"I know it's not your eightieth birthday, but this is for you guys. From Mrs. Joshi."
"What is it?"
"No idea. I've carried it around the world and all I know is it's heavy."
Michelle took the box and looked up at me. "So why are you doing this anyway? Why go to India and Korea and Japan and China and Ethi-, Ethiapulous?"
"Yeah, why go all those places?"
Before boarding my flight from London to Delhi and launching a twenty-three-city world tour, I wouldn't have been sure how to answer her. Had I actually picked up the phone and had a conversation with my sister at the time, the best response I could have given her would have sounded something like, "I guess I'm bored" or "I'm sick of ordering take-out Chinese and want to taste the real thing." But of course there was something deeper that drove me to fly 24,901 miles. I had to rediscover what connected us all those years ago. I remembered the details of being each other's best friends. In the morning we'd rinse our tiny toothbrushes under the same faucet and after school we'd all walk home single file through the sewage tunnels that snaked through our neighborhood. But because of what had happened to us, the memories no longer felt real. They were nothing more than a 4 × 6 glossy stuck in an album named "K." Mere artifacts like the contents of the moving boxes stored in our parents' new basement. I was twenty-four and my relationship with my family was already collecting dust.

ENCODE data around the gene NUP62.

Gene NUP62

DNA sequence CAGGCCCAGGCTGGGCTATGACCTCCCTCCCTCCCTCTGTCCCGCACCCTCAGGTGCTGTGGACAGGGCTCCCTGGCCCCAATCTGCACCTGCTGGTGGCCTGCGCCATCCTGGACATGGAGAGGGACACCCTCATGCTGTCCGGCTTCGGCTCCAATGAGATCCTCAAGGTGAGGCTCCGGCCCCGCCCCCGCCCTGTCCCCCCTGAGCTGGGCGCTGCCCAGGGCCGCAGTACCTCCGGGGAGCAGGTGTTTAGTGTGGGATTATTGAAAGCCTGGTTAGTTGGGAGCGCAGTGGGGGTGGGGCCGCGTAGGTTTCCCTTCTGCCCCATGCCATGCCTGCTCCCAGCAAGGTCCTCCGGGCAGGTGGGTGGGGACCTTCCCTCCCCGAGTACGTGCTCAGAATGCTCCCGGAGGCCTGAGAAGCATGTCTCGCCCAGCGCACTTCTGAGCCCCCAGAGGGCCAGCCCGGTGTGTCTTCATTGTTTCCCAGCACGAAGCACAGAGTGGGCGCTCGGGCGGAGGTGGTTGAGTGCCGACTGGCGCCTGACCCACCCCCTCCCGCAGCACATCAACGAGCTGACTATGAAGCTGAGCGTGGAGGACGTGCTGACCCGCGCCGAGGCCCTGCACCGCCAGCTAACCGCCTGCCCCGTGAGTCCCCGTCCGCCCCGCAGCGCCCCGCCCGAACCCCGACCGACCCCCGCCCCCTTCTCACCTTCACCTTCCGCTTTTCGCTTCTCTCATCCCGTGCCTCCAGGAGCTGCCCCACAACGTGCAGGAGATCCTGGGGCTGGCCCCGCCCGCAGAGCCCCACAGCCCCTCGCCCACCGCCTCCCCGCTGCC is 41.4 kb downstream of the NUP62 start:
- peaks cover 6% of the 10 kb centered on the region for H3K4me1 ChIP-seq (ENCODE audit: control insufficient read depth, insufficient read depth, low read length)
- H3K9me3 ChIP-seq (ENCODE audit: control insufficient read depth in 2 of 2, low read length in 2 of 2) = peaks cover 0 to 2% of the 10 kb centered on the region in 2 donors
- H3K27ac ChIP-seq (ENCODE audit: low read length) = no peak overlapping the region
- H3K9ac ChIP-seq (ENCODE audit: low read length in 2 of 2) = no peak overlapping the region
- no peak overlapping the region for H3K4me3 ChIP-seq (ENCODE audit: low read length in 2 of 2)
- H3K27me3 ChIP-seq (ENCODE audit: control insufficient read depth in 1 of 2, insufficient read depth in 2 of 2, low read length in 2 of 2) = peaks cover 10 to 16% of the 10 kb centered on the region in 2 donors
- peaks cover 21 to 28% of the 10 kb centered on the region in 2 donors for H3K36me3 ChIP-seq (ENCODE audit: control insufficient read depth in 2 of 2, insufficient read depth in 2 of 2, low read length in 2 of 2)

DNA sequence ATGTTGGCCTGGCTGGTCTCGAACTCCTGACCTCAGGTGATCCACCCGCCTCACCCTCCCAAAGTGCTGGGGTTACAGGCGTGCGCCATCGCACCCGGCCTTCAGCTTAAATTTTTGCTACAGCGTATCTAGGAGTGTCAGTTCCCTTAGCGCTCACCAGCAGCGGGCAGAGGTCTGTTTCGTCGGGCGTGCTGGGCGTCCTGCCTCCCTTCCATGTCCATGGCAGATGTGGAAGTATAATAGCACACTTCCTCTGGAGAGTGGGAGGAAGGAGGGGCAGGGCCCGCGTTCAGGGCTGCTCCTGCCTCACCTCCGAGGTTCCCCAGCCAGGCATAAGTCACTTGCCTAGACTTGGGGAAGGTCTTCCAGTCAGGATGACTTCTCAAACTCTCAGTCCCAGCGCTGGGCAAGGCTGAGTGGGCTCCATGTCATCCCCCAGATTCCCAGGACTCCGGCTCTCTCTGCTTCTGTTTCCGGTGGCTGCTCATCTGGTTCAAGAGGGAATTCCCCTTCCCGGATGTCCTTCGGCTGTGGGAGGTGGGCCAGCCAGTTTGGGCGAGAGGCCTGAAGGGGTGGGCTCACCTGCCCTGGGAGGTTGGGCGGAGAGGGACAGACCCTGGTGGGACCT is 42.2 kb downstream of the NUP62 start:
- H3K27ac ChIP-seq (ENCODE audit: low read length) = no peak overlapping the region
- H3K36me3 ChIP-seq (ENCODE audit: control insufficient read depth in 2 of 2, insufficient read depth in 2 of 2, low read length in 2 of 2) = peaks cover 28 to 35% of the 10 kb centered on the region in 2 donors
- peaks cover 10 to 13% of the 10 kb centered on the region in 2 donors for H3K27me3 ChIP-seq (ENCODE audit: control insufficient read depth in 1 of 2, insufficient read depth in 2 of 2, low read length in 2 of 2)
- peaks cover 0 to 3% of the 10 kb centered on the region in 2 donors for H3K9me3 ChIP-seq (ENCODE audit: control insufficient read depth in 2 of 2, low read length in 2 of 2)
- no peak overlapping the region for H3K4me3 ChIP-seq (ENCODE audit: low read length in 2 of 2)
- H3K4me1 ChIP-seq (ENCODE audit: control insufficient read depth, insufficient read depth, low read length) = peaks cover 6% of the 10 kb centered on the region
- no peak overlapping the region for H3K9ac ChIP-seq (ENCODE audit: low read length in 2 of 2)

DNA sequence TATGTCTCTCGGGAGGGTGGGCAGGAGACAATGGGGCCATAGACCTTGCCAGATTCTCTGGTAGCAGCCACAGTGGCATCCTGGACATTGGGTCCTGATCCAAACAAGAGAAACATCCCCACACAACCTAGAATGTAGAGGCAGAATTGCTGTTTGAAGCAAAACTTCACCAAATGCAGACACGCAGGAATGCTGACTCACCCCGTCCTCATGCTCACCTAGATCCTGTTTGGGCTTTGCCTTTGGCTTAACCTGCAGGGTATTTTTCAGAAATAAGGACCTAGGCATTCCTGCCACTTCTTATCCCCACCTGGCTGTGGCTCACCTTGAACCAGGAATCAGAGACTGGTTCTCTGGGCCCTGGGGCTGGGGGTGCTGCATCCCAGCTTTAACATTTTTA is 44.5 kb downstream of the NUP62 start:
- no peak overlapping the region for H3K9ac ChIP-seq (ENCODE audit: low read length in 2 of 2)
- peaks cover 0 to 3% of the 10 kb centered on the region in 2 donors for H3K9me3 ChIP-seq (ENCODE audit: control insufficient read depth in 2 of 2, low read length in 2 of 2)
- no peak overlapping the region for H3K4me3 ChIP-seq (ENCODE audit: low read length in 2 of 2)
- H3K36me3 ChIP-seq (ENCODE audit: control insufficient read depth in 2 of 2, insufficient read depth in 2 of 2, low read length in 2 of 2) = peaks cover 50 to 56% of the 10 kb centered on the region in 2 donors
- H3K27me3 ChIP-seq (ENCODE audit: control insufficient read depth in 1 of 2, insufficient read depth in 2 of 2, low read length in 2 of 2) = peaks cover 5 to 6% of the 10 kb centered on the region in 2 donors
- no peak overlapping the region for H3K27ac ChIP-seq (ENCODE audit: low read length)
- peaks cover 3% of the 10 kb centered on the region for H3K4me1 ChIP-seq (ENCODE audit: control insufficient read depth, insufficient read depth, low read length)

To know what ... no, to feel what I was missing, I couldn't simply return to Nebraska. You may think it's inside-out that to get closer to my family I traveled even farther away. Now that I have written the words down, it looks more foolish than ever. But I knew in my heart that I had to start my journey where theirs had begun twenty years earlier and come full circle. To regain the family I once had with the four most influential people in my life, I needed to figure out our separate and common past.CHAPTER 2
The first orphan train, bound for Dowagiac, Michigan, carried forty-six orphans, waifs, and street urchins who had scarcely seen an open field in their lives when the locomotive pulled out of the New York City train depot in 1854. Its ten- to twelve-year-old passengers came from the city's children's asylums, newsboys' lodging houses, jails, and downtown doorways. At the time, 30,000 abandoned and orphaned children slept in these living tombs, temporarily at least. Half of them died before their fifth birthday. The contaminated and teeming city was drowning in the tide of immigration, and there was simply too little for too many. Then came the orphan trains and the start of the first humanitarian migration of children to be cared for by their adoptive families in the United States.
But before exploring what it was like in the 1800s for orphans to relocate to states across America such as Nebraska, allow me to introduce you to a young brown-bearded seminary graduate from the class of 1849. Charles Loring Brace at first hoped to reform the ills of New York City through the ministry, but he found his true calling away from the pulpit, in the extreme squalor of the city's streets. After working in the dense shade of disease, prostitution, and murder in Manhattan's Five Points slum, Brace realized that his real mission was not to cleanse the sin but to evacuate the innocent so they might be spared.